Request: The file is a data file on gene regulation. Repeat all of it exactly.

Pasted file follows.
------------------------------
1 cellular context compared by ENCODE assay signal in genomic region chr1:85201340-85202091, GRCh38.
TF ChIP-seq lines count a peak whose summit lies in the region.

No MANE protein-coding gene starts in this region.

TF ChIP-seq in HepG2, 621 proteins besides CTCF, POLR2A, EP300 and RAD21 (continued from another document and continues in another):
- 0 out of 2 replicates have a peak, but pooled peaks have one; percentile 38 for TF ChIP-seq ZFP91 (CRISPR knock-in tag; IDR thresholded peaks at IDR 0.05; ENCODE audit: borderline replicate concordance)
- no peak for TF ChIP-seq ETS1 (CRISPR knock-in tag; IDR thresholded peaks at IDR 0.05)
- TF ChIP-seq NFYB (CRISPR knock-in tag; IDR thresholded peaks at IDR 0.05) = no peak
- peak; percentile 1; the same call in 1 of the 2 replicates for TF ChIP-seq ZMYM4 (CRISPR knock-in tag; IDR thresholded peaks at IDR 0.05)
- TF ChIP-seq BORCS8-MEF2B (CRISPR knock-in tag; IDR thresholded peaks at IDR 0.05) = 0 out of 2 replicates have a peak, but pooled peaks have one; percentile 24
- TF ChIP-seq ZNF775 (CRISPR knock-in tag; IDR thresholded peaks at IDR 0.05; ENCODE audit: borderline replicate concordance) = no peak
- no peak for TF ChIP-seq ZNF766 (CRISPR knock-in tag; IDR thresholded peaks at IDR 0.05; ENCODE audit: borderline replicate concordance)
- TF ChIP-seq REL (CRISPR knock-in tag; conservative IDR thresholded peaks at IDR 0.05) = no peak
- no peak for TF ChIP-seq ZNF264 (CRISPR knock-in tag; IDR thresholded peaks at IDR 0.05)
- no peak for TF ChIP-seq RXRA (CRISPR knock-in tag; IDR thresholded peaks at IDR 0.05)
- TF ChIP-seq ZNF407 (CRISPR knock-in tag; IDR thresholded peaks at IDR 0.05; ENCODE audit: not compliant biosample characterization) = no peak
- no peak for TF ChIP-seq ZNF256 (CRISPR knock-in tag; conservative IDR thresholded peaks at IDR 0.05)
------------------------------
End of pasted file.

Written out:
1 cellular context compared by ENCODE assay signal in genomic region chr1:85201340-85202091, GRCh38.
TF ChIP-seq lines count a peak whose summit lies in the region.

No MANE protein-coding gene starts in this region.

TF ChIP-seq in HepG2, 621 proteins besides CTCF, POLR2A, EP300 and RAD21 (continued from another document and continues in another):
- 0 out of 2 replicates have a peak, but pooled peaks have one; percentile 38 for TF ChIP-seq ZFP91 (CRISPR knock-in tag; IDR thresholded peaks at IDR 0.05; ENCODE audit: borderline replicate concordance)
- no peak for TF ChIP-seq ETS1 (CRISPR knock-in tag; IDR thresholded peaks at IDR 0.05)
- TF ChIP-seq NFYB (CRISPR knock-in tag; IDR thresholded peaks at IDR 0.05) = no peak
- peak; percentile 1; the same call in 1 of the 2 replicates for TF ChIP-seq ZMYM4 (CRISPR knock-in tag; IDR thresholded peaks at IDR 0.05)
- TF ChIP-seq BORCS8-MEF2B (CRISPR knock-in tag; IDR thresholded peaks at IDR 0.05) = 0 out of 2 replicates have a peak, but pooled peaks have one; percentile 24
- TF ChIP-seq ZNF775 (CRISPR knock-in tag; IDR thresholded peaks at IDR 0.05; ENCODE audit: borderline replicate concordance) = no peak
- no peak for TF ChIP-seq ZNF766 (CRISPR knock-in tag; IDR thresholded peaks at IDR 0.05; ENCODE audit: borderline replicate concordance)
- TF ChIP-seq REL (CRISPR knock-in tag; conservative IDR thresholded peaks at IDR 0.05) = no peak
- no peak for TF ChIP-seq ZNF264 (CRISPR knock-in tag; IDR thresholded peaks at IDR 0.05)
- no peak for TF ChIP-seq RXRA (CRISPR knock-in tag; IDR thresholded peaks at IDR 0.05)
- TF ChIP-seq ZNF407 (CRISPR knock-in tag; IDR thresholded peaks at IDR 0.05; ENCODE audit: not compliant biosample characterization) = no peak
- no peak for TF ChIP-seq ZNF256 (CRISPR knock-in tag; conservative IDR thresholded peaks at IDR 0.05)